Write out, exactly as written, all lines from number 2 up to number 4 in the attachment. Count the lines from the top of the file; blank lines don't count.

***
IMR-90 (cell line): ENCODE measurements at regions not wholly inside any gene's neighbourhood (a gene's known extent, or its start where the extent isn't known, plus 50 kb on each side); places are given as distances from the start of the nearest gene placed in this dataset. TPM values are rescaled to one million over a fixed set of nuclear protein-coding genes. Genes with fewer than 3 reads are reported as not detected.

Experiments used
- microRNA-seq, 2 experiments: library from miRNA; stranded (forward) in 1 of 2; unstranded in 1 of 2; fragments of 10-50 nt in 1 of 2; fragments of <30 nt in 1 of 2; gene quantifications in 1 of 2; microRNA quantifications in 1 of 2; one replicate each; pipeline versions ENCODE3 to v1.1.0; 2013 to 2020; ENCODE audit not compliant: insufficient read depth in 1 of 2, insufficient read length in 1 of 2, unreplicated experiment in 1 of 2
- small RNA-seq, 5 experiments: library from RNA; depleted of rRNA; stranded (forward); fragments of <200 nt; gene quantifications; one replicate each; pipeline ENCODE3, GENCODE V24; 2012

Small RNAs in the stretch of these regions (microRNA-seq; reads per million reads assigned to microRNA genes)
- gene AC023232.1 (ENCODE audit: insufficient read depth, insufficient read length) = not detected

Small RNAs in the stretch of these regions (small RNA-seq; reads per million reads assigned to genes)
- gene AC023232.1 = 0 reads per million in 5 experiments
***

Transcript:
Experiments used
- microRNA-seq, 2 experiments: library from miRNA; stranded (forward) in 1 of 2; unstranded in 1 of 2; fragments of 10-50 nt in 1 of 2; fragments of <30 nt in 1 of 2; gene quantifications in 1 of 2; microRNA quantifications in 1 of 2; one replicate each; pipeline versions ENCODE3 to v1.1.0; 2013 to 2020; ENCODE audit not compliant: insufficient read depth in 1 of 2, insufficient read length in 1 of 2, unreplicated experiment in 1 of 2
- small RNA-seq, 5 experiments: library from RNA; depleted of rRNA; stranded (forward); fragments of <200 nt; gene quantifications; one replicate each; pipeline ENCODE3, GENCODE V24; 2012